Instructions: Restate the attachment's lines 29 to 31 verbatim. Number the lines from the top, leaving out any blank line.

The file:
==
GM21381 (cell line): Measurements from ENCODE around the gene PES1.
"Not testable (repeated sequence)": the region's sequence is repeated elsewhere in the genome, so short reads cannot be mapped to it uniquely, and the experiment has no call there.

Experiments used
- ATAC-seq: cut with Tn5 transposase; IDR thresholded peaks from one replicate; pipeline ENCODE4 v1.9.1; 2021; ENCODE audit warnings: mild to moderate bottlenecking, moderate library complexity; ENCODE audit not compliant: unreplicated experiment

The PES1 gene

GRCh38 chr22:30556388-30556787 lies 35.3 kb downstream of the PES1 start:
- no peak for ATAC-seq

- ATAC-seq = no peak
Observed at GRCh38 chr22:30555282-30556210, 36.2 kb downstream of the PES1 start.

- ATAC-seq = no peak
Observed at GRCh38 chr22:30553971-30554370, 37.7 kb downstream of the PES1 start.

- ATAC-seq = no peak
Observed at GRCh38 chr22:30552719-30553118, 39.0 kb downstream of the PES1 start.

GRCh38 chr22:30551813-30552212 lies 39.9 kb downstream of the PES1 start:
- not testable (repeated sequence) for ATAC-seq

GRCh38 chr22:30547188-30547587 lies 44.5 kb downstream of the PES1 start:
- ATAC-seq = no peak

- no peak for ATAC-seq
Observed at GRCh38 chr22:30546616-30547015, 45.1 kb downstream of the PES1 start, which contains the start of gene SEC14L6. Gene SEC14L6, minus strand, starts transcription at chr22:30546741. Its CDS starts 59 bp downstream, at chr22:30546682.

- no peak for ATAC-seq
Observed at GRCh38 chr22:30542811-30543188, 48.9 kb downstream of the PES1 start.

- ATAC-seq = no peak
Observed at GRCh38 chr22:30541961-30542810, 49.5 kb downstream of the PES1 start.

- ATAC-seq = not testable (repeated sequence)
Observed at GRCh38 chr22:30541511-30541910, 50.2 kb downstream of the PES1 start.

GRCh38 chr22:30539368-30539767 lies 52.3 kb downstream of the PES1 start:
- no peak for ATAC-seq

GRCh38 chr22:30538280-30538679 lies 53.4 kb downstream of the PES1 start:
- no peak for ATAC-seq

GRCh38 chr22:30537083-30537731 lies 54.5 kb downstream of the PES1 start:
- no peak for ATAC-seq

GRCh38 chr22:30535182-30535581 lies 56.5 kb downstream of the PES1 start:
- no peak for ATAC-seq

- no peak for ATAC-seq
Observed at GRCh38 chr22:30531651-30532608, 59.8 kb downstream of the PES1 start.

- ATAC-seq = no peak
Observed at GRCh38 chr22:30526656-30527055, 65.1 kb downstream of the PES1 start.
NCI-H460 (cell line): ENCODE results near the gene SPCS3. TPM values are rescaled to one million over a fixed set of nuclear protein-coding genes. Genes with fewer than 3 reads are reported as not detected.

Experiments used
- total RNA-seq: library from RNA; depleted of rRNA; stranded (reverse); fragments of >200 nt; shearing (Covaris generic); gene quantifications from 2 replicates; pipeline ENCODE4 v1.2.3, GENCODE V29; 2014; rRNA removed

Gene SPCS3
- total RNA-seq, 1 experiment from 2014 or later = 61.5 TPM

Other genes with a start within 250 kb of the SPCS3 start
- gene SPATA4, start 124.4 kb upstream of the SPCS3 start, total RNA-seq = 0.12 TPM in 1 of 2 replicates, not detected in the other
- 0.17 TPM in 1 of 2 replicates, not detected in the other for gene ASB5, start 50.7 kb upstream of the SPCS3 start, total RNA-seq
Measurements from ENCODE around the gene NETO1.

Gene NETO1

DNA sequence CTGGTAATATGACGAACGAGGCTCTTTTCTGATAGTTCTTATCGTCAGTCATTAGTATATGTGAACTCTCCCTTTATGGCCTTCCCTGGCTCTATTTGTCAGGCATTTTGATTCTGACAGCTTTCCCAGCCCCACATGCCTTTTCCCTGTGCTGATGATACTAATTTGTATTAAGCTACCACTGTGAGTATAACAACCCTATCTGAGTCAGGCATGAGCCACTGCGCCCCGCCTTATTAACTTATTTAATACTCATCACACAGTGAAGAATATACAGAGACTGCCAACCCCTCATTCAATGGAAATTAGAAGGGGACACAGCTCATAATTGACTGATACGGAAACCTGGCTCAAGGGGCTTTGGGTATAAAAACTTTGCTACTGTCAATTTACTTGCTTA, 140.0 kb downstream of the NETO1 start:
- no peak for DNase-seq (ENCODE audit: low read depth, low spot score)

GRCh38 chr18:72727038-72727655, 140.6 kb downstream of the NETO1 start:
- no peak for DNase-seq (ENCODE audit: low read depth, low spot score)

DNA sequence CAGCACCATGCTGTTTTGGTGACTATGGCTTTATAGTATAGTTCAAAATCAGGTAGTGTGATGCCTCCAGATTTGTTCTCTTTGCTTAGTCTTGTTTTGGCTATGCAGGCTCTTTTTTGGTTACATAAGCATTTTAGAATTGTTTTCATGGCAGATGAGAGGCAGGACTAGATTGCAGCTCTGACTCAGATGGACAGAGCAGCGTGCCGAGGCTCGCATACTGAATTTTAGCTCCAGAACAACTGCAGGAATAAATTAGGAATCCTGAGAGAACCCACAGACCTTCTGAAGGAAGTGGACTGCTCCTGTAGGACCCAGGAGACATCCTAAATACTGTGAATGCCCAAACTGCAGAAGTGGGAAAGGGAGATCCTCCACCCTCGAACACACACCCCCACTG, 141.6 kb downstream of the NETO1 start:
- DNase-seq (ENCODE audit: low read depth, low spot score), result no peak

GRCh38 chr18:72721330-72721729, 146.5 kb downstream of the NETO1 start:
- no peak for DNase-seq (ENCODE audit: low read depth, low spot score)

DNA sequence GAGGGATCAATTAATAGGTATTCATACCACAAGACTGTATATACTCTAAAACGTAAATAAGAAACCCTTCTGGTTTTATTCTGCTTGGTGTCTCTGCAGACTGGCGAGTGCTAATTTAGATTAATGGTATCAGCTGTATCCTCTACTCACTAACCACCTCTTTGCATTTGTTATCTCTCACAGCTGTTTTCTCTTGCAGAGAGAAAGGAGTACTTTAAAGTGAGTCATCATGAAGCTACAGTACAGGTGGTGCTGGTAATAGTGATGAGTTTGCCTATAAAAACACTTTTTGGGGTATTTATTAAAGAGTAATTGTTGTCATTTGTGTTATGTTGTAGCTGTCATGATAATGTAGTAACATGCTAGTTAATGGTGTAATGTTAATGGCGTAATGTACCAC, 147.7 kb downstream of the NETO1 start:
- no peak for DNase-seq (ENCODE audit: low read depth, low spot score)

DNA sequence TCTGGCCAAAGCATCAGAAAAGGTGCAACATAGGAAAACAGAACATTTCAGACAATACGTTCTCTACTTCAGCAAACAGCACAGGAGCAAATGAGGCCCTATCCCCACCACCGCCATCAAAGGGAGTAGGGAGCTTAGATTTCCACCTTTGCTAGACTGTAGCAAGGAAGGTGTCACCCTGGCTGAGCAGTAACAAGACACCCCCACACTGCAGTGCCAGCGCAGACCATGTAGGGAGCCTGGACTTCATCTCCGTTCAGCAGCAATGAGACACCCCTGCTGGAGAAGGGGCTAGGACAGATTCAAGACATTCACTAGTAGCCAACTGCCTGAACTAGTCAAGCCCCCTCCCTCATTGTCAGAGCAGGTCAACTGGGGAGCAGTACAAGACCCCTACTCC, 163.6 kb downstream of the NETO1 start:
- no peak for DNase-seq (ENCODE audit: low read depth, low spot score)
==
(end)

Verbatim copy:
- no peak for ATAC-seq

GRCh38 chr22:30537083-30537731 lies 54.5 kb downstream of the PES1 start:
- no peak for ATAC-seq